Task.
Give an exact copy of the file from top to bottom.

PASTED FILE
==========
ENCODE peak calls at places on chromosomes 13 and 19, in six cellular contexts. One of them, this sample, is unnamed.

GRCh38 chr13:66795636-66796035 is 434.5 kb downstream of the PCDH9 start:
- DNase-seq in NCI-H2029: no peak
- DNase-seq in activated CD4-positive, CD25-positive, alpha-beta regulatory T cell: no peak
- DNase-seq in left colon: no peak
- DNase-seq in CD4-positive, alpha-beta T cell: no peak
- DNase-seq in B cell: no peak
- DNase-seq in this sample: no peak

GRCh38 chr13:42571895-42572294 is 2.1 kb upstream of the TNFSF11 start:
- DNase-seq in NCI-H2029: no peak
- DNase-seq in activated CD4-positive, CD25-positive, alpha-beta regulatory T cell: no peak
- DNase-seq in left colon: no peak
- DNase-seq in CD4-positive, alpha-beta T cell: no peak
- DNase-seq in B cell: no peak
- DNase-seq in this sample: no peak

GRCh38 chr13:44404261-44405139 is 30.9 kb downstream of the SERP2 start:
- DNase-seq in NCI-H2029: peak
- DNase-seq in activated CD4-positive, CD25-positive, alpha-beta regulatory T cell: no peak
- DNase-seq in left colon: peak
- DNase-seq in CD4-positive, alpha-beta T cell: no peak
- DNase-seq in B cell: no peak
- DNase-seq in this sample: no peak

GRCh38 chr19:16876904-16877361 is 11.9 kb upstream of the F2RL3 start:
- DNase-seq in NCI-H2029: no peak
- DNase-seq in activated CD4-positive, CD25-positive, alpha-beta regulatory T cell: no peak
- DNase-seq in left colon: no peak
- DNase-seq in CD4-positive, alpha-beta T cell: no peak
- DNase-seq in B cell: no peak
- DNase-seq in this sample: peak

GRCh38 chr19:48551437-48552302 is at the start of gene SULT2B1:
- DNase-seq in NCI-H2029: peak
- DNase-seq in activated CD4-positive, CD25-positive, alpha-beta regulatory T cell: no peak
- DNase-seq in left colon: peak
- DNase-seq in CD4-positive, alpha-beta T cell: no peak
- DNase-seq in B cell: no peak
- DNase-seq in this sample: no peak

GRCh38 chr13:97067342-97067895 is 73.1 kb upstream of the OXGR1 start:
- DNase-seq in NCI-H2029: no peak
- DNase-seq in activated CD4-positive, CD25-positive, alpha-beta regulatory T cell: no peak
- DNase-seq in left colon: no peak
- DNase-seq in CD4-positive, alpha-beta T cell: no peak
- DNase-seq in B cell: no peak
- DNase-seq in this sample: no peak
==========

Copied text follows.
ENCODE peak calls at places on chromosomes 13 and 19, in six cellular contexts. One of them, this sample, is unnamed.

GRCh38 chr13:66795636-66796035 is 434.5 kb downstream of the PCDH9 start:
- DNase-seq in NCI-H2029: no peak
- DNase-seq in activated CD4-positive, CD25-positive, alpha-beta regulatory T cell: no peak
- DNase-seq in left colon: no peak
- DNase-seq in CD4-positive, alpha-beta T cell: no peak
- DNase-seq in B cell: no peak
- DNase-seq in this sample: no peak

GRCh38 chr13:42571895-42572294 is 2.1 kb upstream of the TNFSF11 start:
- DNase-seq in NCI-H2029: no peak
- DNase-seq in activated CD4-positive, CD25-positive, alpha-beta regulatory T cell: no peak
- DNase-seq in left colon: no peak
- DNase-seq in CD4-positive, alpha-beta T cell: no peak
- DNase-seq in B cell: no peak
- DNase-seq in this sample: no peak

GRCh38 chr13:44404261-44405139 is 30.9 kb downstream of the SERP2 start:
- DNase-seq in NCI-H2029: peak
- DNase-seq in activated CD4-positive, CD25-positive, alpha-beta regulatory T cell: no peak
- DNase-seq in left colon: peak
- DNase-seq in CD4-positive, alpha-beta T cell: no peak
- DNase-seq in B cell: no peak
- DNase-seq in this sample: no peak

GRCh38 chr19:16876904-16877361 is 11.9 kb upstream of the F2RL3 start:
- DNase-seq in NCI-H2029: no peak
- DNase-seq in activated CD4-positive, CD25-positive, alpha-beta regulatory T cell: no peak
- DNase-seq in left colon: no peak
- DNase-seq in CD4-positive, alpha-beta T cell: no peak
- DNase-seq in B cell: no peak
- DNase-seq in this sample: peak

GRCh38 chr19:48551437-48552302 is at the start of gene SULT2B1:
- DNase-seq in NCI-H2029: peak
- DNase-seq in activated CD4-positive, CD25-positive, alpha-beta regulatory T cell: no peak
- DNase-seq in left colon: peak
- DNase-seq in CD4-positive, alpha-beta T cell: no peak
- DNase-seq in B cell: no peak
- DNase-seq in this sample: no peak

GRCh38 chr13:97067342-97067895 is 73.1 kb upstream of the OXGR1 start:
- DNase-seq in NCI-H2029: no peak
- DNase-seq in activated CD4-positive, CD25-positive, alpha-beta regulatory T cell: no peak
- DNase-seq in left colon: no peak
- DNase-seq in CD4-positive, alpha-beta T cell: no peak
- DNase-seq in B cell: no peak
- DNase-seq in this sample: no peak